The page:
More specialty and branded offerings in the produce department have come with more specialized packaging.
Take potatoes and onions, for example.
One noticeable trend for packaging is mini potatoes, which often go in pouch bags and also some netting and tag-type bags, said Jeff Watkin, graphics and marketing director with Collinsville, Ill.-based packaging manufacturer Sev-Rend Corp.
Pouches are gaining traction because they have the space for branding and recipes, he said, though they are a more expensive packaging option.
Netting with tags is often the choice for companies looking for a more economical choice, Watkin said.
Onions aren’t put in pouch bags so much, because the product needs to breathe. To give onion bags real estate for labeling and recipes, netting is encircled by a film wrap, Watkin said.
Tag-and-netting systems are more popular with smaller onion packs of 1½ to 2 pounds, Watkin said.
What type of packaging to use is an important marketing decision, and the quality of packaging can often clinch the sale at retail, Watkin said.
Shoppers also want packaging that will clearly showcase a product’s origin, Watkin said.
“People like to know where their food is grown, and packs that show where it’s grown and packed is a big plus for companies,” he said.
Citrus marketer Adam Cooper, vice president of marketing with Delano, Calif.-based Wonderful Citrus, agrees that highlighting origin can be an effective marketing tool.
“To keep fruit visible at retail, we employ two different marketing initiatives for promoting our Texas produce,” he said.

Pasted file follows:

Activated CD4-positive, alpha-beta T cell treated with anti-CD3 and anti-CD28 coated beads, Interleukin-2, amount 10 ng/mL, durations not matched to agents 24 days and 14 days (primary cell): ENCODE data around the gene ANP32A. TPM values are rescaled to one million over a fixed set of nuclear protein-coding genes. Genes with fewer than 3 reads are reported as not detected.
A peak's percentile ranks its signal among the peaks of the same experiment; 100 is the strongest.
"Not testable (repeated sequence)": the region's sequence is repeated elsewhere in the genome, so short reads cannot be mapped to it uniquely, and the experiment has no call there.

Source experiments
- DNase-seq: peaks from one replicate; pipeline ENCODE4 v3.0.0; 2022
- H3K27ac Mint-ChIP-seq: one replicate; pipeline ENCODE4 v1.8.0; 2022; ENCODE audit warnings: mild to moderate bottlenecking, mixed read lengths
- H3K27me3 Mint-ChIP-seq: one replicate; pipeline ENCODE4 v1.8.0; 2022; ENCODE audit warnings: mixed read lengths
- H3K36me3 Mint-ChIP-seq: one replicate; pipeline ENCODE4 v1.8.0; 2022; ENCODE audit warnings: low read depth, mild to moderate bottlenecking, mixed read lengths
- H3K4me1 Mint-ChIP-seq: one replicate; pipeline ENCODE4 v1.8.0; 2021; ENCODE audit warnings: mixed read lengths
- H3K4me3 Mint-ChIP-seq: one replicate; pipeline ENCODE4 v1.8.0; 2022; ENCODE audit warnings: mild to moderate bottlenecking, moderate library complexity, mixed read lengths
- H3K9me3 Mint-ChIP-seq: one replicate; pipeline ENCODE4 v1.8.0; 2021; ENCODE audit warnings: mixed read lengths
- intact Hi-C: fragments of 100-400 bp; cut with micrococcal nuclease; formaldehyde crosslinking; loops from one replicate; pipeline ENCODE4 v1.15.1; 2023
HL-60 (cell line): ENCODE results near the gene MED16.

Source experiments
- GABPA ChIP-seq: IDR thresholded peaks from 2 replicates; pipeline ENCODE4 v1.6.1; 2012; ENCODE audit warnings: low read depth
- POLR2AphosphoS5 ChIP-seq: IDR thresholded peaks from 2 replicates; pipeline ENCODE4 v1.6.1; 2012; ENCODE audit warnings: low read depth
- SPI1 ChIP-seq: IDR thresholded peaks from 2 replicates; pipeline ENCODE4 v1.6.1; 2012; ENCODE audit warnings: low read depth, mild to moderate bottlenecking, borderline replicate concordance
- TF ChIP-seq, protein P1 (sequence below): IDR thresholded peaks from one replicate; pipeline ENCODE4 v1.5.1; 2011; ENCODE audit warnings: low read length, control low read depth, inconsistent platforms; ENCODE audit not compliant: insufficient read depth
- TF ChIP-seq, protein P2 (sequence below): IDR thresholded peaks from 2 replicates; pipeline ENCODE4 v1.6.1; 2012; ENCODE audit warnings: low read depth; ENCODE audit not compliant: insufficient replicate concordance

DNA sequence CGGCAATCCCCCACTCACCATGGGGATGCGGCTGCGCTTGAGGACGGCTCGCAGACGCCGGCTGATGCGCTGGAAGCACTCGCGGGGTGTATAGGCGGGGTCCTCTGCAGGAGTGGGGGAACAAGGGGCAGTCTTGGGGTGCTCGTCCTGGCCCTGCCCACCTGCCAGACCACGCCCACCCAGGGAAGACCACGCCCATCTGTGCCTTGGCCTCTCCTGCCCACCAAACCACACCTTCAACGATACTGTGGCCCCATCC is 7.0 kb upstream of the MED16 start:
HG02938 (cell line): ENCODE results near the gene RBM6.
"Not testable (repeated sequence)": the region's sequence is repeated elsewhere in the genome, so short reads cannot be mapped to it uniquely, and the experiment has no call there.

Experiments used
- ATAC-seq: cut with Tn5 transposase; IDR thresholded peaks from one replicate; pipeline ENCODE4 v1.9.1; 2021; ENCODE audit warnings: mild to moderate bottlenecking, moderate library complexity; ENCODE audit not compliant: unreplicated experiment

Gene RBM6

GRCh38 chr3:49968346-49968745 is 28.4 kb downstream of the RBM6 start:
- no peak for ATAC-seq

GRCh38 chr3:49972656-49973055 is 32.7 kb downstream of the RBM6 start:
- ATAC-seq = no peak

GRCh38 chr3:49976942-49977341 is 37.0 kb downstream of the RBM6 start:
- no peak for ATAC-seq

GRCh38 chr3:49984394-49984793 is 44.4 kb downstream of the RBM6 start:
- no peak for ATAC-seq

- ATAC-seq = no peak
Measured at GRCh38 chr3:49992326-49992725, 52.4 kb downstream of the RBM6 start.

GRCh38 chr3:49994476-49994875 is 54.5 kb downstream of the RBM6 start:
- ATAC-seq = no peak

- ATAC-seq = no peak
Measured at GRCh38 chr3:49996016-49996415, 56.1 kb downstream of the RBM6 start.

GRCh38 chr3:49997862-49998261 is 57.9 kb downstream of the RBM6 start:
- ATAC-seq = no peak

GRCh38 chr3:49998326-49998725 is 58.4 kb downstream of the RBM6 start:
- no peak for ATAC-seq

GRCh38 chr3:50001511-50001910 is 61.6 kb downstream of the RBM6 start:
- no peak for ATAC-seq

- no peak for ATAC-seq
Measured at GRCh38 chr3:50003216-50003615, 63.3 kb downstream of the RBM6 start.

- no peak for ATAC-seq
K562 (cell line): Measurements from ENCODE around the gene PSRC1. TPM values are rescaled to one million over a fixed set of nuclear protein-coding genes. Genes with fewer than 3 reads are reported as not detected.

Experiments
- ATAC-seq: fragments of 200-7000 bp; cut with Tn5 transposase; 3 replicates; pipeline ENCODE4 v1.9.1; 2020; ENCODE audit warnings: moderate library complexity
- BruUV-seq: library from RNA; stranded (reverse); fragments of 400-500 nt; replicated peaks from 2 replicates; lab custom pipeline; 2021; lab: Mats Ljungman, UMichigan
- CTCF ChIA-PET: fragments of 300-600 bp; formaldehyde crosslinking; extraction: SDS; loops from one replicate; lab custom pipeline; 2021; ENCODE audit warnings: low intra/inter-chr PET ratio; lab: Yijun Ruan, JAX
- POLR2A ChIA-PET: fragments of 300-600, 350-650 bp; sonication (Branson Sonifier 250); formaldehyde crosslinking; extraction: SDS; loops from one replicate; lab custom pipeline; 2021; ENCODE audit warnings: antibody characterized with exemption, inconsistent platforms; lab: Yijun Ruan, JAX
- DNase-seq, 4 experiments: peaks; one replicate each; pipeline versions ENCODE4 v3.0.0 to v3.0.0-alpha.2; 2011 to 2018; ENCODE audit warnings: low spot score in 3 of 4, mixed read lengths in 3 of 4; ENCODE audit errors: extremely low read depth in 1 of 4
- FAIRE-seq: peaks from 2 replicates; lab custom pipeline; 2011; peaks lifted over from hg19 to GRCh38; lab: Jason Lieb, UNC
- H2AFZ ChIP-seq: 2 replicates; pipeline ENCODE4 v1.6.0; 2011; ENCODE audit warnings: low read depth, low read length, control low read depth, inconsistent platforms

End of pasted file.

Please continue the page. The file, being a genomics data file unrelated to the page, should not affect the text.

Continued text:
“Our branded grapefruits from Texas are sold under the Sweet Scarletts brand while the non-branded grapefruits are sold under the Texas Grown label, highlighting the Texas origin.”
Wonderful has found that good packaging paired with with in-store merchandising is extremely important for capturing consumer attention.
“Our Wonderful Halos brand, for example, makes it easy to merchandise in-store because the product arrives in high-graphic packaging and is showcased in eye-catching (point-of-sale) displays,” he said.
Visibility and convenience remain the two key attributes of citrus packaging, said Aaron Fox, executive vice president of McAllen, Texas-based Fox Packaging.
“The only thing that’s really changed, I think, is more use of (a) stand-up pouch bag that has a combo standup with one side mesh so it breathes,” he said.
More citrus seems to be sold in packages than ever, Fox said.